Also reading now, recently read, or about to read:

    NABOKOV’s FAVORITE WORD IS MAUVE: WHAT THE NUMBERS REVEAL ABOUT CLASSIC BESTSELLERS by Ben Blatt. Some interesting analysis of style here. I liked the theory about J. D. Salinger and Thomas Pynchon being one and the same, but the analysis shows the difference. McCarthy’s favorite words, which we already knew. Interesting book.

    THE BESTSELLER CODE: ANATOMY OF THE BLOCKBUSTER NOVEL by Jodie Archer. We knew that McCarthy wrote manly prose, but in a study here, THE ROAD finished fourth “in terms of paradigmatic male style to Paul Harding’s TINKERS, Charles Frazier’s COLD MOUNTAIN, and Anthony Doerr’s ALL THE LIGHT WE CANNOT SEE. We’re left wondering where SUTTREE or BLOOD MERIDIAN might have ranked on that score.

    HIT LIT: CRACKING THE CODE OF THE TWENTIETH CENTURY’S BIGGEST BESTSELLERS by James W. Hall. Not as good as the above two books, but still rather interesting.

    HOLY LITERARY LICENSE: THE ALMIGHTY CHOOSES FALLIBLE MORTALS TO WRITE, EDIT, AND TRANSLATE GODSTORY by Robert Flynn. I’ve praised Flynn’s books before, especially his western, ECHOES OF GLORY, which won the Spur Award. This is about the putting together of the Bible and Flynn is what you might call “a searching Christian.” A tandem read with UNDER TIBERIUS by Nick Tosches.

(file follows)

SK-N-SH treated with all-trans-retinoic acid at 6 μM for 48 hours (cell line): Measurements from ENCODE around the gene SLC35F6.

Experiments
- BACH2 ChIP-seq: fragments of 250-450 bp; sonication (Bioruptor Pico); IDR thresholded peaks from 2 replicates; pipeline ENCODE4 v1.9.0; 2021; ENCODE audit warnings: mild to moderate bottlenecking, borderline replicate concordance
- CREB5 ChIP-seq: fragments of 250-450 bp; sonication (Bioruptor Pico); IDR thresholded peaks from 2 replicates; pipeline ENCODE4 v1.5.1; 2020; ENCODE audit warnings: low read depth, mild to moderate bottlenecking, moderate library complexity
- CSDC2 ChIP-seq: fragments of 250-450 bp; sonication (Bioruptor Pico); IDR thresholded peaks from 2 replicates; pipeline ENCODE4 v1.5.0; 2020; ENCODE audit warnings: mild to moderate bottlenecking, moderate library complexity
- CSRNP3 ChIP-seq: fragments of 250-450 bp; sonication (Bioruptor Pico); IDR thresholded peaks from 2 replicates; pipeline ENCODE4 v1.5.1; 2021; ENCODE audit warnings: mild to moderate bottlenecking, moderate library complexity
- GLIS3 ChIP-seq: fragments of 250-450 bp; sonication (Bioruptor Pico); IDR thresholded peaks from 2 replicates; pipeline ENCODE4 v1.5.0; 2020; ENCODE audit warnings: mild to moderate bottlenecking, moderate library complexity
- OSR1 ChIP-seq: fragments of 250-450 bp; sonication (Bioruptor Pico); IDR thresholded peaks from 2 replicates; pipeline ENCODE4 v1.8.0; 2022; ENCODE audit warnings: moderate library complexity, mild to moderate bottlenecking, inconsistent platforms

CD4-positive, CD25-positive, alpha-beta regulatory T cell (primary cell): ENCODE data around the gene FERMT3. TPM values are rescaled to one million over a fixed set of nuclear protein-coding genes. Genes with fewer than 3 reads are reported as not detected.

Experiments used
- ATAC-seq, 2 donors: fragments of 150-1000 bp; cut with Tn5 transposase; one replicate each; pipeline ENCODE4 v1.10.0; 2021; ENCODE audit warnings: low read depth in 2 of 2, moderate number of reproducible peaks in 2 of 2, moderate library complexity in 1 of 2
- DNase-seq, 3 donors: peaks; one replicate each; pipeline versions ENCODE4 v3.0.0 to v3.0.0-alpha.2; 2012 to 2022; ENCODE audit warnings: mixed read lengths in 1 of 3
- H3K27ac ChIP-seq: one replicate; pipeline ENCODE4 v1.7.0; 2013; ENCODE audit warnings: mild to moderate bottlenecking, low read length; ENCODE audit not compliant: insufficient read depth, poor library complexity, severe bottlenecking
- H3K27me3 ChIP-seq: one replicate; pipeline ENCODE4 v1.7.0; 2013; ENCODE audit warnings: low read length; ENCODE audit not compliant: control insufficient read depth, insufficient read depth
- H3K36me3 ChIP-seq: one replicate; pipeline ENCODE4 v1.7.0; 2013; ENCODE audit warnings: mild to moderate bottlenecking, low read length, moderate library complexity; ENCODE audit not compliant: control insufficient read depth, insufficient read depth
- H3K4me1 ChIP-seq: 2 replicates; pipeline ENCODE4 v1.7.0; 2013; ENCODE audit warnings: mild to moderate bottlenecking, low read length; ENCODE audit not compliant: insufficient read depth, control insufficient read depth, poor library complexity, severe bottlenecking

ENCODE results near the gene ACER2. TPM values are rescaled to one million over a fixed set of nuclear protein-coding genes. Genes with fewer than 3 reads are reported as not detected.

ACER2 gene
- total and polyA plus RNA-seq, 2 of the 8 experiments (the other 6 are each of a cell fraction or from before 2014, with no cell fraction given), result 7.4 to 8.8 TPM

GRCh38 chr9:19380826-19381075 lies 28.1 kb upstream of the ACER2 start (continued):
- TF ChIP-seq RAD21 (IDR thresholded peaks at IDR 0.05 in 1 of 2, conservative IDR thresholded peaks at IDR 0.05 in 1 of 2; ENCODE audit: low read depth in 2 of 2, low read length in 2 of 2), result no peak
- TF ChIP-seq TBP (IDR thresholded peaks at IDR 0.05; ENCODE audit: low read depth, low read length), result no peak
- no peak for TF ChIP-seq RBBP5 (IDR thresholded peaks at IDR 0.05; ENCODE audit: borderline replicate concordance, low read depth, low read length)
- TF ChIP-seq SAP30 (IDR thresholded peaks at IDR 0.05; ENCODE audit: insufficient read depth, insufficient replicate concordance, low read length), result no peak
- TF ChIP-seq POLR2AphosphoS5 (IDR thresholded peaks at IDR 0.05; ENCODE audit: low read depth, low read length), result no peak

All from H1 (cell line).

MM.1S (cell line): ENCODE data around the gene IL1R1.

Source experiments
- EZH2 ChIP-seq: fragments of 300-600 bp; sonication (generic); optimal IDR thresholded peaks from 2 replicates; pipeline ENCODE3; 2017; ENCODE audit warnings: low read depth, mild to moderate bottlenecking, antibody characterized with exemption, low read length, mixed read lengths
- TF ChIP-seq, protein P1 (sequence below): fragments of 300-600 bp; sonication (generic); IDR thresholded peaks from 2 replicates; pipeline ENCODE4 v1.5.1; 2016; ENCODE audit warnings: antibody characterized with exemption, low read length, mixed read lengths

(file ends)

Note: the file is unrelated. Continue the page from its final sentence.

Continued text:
• This reply was modified 4 months, 3 weeks ago by  Richard L..
    20 Sep 2017 at 11:02 am #9814

    Richard L.

    [edit] continued…

    PAPERBACKS FROM HELL: THE TWISTED HISTORY OF ’70s And ’80s HORROR FICTION by Grady Hendrix. This is good, as far as it goes, and includes most of the paperback covers. I was disappointed to find a lot of my favorites ignored, such as Barry Malzberg–whose novels might have been sci-fi but seemed also to fit the horror genre.

    One of the books discussed is Jere Cunningham’s THE ABYSS (1984), set in Tennessee cave country, thus reminding me of Cormac McCarthy’s hurricane region and its holes in the ground (also expounded upon in Erskine Caldwell’s GOD’S LITTLE ACRE and a couple of William Gay’s best novels). Here’s the author’s synopsis of The Abyss:

    The tow of Bethel has shrunk to a dying cluster of cheap bars and trailer parks since all the old mines closed. But now investors are bringing in deep-drilling equipment to reopen an old shaft. Suddenly there are jobs, people are moving back, and the dream of manufacturing’s return is alive again.

    A few ominous signs appear, but if you’re loyal to Bethel, if you’re the kind of person who belongs there, if you believe in America, then you’e not about to question a good thing. It turns out the shaft was shut down because the miners had accidentally drilled into hell, unleashing forces of darkness that were defeated thanks only to a freak cave-in.

    The mysterious investors want to drill down again, this time on purpose. Like a Springsteen song mashed up with Dante’s Inferno, the mine reopens and the townsfolk receive a Bible’s worth of plagues: their taps run with blood, workers are zombified, and fast growing thorns crack the foundations of homes.

    By the time it’s raining hellfire, Cunningham has drilled home the idea that small towns are death traps and we’re lucky to get out while we can. The only way manufacturing can return is through a deal with the devil. Yet even as Satan rises up over the mountains, one character turns to another and shrugs. “Hoss,” he says, “I never claimed to know what was normal in this world.”